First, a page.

Suzette Wanninkhof received a postcard from her brother, Patrick. Patrick had sent it while in Ohio during a cross-country charity bicycle ride in the summer of 2015.
Suzette, who was living in Austin, Texas, at the time, knew about the card, but couldn’t read it then. It was too hard. It would have brought on tears. Lots. And anger. And confusion.
It wasn’t until passing through Austin in January 2017 on a charity bike ride of her own when Suzette was able to muster the strength and courage to flip over the colorful map of Pennsylvania with “Kiddo!” written in block letters on the front to read what her brother had to say.
“It was just a simple postcard,” Suzette said. “I hoped in my head it would be a final confessional or cryptic advice for the rest of my life, but it wasn’t that. Being OK with that was challenging and kind of beautiful.”
That postcard. That simple piece of thick paper. Millions are sent around the world each year. But this one was different. It was the last tangible piece of her brother Suzette had left.
Patrick Wanninkhof never completed that charity bike ride in 2015. He was hit and killed by a distracted driver on July 30, 2015 while cycling through Oklahoma. He was 25 years old.
“We were best friends,” Suzette said. “People sometimes mistook us as twins, not just because our faces are somewhat similar, but because of how we acted. We were each other’s No. 1 fans.”
Patrick, a teacher in New York City, was halfway through his approximately 4,000-mile journey when he and another cyclist were hit from behind by Sarah Morris at approximately 8 a.m. along State Highway 152 near Canute, Okla. Morris told police she was looking at her phone when she hit the cyclists, according to Oklahoma Highway Patrol.
Morris, who was charged with felony manslaughter, pled guilty to first-degree manslaughter in November 2016. She was ordered to serve 10 months in Washita County jail and to serve probation for 14 years and two months following that.
Cycling is in the Wanninkhof family’s blood. Patrick’s death hasn’t prevented Suzette or her father, Rik, from getting back on a bicycle.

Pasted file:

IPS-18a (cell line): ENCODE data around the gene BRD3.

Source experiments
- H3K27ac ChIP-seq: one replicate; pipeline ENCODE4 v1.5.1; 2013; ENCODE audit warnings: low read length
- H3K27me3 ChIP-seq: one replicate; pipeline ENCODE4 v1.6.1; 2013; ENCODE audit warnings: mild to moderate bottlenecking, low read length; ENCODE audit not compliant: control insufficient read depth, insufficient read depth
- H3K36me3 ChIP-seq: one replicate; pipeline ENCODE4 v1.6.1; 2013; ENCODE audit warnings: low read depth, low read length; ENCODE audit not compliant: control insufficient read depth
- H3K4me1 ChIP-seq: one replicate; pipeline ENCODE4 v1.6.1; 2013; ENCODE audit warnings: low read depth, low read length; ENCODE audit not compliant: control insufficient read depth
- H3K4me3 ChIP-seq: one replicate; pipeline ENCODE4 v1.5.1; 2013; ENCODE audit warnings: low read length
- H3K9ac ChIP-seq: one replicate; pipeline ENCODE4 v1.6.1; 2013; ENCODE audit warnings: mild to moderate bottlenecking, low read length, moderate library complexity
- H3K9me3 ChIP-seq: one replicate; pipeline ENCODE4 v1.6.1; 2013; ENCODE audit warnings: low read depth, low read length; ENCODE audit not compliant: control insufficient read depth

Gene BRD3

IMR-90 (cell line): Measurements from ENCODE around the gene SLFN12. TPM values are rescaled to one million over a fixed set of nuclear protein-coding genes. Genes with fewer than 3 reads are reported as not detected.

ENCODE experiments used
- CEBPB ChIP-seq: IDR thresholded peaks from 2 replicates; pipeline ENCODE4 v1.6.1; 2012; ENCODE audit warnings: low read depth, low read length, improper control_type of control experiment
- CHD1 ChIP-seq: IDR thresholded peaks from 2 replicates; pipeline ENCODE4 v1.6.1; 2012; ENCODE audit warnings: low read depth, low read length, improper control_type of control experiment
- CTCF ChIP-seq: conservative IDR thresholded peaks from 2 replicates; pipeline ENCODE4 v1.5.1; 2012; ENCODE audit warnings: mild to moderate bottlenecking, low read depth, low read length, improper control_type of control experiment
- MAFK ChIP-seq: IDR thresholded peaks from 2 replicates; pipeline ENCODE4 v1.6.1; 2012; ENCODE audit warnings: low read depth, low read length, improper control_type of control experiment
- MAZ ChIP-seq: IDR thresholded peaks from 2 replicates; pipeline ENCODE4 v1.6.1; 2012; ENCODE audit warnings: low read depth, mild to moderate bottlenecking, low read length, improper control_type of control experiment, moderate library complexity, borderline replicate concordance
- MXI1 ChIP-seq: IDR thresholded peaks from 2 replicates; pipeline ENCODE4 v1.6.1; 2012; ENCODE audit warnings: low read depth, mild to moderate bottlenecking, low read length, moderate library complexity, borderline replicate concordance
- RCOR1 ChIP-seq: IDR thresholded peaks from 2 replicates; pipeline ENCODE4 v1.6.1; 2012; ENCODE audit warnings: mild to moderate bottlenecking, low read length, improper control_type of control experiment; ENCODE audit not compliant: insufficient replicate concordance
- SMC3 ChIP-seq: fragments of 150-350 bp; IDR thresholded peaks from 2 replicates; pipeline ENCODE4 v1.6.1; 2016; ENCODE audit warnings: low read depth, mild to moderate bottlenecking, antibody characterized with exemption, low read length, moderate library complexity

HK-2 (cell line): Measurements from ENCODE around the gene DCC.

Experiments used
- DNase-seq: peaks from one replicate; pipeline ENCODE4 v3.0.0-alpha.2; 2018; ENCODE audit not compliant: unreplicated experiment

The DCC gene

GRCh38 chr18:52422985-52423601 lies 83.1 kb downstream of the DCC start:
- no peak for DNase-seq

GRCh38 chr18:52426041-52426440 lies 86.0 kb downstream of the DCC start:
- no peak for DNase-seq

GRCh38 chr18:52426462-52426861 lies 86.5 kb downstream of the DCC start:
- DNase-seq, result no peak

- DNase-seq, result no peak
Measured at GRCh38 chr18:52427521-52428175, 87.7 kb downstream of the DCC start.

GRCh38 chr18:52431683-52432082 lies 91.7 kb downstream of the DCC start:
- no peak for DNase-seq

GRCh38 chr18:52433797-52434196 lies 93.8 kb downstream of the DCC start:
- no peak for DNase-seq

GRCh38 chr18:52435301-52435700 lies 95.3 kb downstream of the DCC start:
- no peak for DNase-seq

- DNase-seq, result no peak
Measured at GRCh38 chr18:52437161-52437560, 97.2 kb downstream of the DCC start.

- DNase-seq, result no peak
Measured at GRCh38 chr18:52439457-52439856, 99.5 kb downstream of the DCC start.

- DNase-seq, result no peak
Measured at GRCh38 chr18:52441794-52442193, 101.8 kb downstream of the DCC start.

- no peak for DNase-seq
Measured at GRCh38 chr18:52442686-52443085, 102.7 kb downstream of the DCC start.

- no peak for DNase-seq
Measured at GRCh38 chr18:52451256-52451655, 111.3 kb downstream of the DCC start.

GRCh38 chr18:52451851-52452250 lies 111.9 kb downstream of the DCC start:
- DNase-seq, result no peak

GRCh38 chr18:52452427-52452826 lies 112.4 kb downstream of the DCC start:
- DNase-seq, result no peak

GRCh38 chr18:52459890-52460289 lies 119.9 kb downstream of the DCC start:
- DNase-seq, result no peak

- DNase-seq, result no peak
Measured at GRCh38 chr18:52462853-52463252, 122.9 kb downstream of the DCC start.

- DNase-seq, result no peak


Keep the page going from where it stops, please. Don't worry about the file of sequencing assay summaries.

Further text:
“It was a death that related to our family’s passion,” Suzette said. “It was especially painful. My mom’s ideal was my dad or I never getting on a bike again, but that was never an option for us.”
Suzette was trying to find an appropriate way to honor her brother. Obviously, it was only ever going to be cycling.
On July 31, 2016 — a year and a day after Patrick’s death — Suzette and a few friends began their own journey, riding 8,000 miles from Deadhorse, Ala., to Key West, Fla., to celebrate her brother and raise awareness for bicycle safety via their initiative Patrick Rides On.
“I know it was something he would have been so excited about,” Suzette said of the trip that culminated March 11. “A day doesn’t go by where I’m not like, ‘Oh, I should text this to Patrick,’ and I still get surprised because I can’t do that. I don’t know if that feeling will ever fade.”
Patrick Rides On raised $15,000, nearly double their goal. Their cycling expenses ended up being less than expected, so they were able to donate more money into the Patrick Wanninkhof Memorial Fund.
“The thing that was restorative for the ride was how kind, incredible and generous everyone we met was,” she said. “When something tragic happens, it’s easy to doubt how the world works, but being able to meet people who constantly showed us otherwise was a really meaningful experience for me moving forward with my grief.”